Monday, June 26, 2006

High Altitude Airship

The Lockheed Martin High Altitude Airship is an unmanned lighter-than-air vehicle. It will operate above the jet stream in a quasi-geostationary position to deliver persistent station keeping as a surveillance platform, telecommunications relay, or a weather observer.

With the solar cell strips from:

http://www.nanosolar.com/index.html

more than blimps are coming our way.

read more | digg story

Large-Scale, Cheap Solar Electricity

"...In fact, maintains Roscheisen, the company's technology will eventually make solar power cost-competitive with electricity on the power grid."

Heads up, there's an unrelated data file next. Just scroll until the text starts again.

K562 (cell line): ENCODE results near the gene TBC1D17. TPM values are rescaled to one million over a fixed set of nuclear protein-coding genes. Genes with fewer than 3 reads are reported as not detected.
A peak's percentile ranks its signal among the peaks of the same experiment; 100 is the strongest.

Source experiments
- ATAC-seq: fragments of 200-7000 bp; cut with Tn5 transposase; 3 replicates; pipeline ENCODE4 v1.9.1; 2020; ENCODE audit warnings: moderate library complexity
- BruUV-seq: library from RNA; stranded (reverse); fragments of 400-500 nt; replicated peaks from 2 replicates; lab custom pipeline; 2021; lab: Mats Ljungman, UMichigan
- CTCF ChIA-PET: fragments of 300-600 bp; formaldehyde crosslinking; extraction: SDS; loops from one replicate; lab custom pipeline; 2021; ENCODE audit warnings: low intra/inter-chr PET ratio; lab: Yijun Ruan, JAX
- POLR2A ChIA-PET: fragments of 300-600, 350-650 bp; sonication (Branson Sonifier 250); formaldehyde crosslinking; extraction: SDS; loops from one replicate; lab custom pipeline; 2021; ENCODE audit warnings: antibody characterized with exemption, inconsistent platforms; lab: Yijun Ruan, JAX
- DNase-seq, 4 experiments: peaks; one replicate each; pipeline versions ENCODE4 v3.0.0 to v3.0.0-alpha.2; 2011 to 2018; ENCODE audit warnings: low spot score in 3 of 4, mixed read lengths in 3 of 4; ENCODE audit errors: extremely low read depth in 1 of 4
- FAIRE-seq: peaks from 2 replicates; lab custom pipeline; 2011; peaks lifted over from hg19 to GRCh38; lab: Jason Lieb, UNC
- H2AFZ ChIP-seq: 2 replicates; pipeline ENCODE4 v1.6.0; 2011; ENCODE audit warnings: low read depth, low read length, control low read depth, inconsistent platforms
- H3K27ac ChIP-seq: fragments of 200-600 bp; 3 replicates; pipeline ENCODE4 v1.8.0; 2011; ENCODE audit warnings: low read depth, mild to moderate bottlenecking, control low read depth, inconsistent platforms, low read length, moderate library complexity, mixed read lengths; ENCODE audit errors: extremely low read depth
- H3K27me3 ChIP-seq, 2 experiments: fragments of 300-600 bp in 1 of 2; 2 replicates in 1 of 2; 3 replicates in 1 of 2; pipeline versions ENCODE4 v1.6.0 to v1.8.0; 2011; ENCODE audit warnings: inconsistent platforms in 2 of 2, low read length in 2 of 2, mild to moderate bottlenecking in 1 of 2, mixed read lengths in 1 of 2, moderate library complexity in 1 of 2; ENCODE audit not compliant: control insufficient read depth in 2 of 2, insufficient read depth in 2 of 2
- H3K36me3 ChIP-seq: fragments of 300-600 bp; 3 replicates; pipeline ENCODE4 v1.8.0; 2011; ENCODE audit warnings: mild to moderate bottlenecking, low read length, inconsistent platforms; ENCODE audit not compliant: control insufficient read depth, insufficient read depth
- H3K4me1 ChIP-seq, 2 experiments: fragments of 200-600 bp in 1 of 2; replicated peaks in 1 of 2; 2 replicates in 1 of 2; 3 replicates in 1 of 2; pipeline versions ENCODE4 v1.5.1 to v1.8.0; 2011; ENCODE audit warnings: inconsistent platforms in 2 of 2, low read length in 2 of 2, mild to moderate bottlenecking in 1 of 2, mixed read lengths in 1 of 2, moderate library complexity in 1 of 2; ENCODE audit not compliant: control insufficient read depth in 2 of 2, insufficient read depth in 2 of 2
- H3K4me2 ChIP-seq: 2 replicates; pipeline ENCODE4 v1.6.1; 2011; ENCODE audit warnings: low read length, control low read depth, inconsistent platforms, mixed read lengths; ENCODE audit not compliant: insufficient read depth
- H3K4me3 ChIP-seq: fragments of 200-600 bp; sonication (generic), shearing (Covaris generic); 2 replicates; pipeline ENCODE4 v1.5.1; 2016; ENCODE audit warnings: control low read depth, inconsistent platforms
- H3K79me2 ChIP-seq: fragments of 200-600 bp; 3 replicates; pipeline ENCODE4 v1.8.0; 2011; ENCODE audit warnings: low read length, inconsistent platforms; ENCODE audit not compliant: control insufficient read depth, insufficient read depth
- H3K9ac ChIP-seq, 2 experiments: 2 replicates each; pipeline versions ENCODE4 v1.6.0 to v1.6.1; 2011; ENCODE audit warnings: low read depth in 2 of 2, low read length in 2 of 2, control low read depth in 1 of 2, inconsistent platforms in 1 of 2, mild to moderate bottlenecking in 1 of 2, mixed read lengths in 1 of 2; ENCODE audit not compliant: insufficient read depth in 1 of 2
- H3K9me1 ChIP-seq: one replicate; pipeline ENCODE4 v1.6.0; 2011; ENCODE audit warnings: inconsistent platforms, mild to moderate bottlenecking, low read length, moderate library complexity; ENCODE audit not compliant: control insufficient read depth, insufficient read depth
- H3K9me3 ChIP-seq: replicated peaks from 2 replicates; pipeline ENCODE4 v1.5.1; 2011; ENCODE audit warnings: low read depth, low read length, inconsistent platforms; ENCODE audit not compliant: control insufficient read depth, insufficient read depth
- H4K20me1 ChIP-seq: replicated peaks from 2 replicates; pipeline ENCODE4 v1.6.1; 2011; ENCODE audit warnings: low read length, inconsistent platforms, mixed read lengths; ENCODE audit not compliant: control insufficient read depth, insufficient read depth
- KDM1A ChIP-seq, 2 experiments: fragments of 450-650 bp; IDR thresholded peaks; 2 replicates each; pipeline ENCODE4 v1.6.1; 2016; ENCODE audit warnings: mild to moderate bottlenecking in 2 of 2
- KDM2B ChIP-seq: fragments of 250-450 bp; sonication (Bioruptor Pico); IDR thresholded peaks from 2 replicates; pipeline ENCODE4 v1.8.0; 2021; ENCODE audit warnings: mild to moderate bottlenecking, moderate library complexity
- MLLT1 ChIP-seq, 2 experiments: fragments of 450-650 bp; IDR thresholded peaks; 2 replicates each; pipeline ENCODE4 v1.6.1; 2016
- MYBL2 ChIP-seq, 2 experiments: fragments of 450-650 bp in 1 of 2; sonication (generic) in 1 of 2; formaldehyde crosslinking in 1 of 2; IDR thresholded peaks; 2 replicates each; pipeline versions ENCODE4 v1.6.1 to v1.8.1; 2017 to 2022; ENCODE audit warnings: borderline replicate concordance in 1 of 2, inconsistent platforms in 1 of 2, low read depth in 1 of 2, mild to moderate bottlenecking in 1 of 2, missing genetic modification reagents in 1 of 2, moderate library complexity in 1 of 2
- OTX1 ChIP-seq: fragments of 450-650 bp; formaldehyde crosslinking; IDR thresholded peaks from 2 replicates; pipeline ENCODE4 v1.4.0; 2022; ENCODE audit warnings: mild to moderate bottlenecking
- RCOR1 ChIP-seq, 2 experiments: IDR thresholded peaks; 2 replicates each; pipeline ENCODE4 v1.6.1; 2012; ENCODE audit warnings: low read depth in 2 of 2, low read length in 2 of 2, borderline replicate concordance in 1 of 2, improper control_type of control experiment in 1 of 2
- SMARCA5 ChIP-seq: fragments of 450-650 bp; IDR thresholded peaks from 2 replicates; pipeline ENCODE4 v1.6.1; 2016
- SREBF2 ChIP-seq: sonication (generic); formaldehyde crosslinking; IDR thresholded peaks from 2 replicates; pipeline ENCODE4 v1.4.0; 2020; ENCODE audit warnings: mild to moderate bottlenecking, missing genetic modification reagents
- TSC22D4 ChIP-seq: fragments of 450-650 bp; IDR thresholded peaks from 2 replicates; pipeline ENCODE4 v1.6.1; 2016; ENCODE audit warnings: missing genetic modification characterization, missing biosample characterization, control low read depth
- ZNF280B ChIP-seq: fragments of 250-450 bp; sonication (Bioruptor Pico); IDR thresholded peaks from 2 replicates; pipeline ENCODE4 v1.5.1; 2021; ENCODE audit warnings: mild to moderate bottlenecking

This company will be bigger. This is important.

read more | digg story

Digg Demand too high

Digg V3 is attracting too many users for their servers to cope

Something big is happening!

read more | digg story

Saturday, June 24, 2006

Wave Theory of Quantum Gravity

Kris Krogh has studied an alternative to General Relativity for several years now. He just published his most recent work to understand Active Galactic Nuclei.

http://xxx.lanl.gov/abs/astro-ph/0606489

I see a connection to Álvaro de Rújula's idea for a Theory of Cosmic Rays (cosmic rays note below). If Krogh's wave theory of gravity is correct, one should be able to predict properties of cosmic rays so far not observed and thus verify Krogh's ideas.



Wednesday, June 21, 2006

Flock Again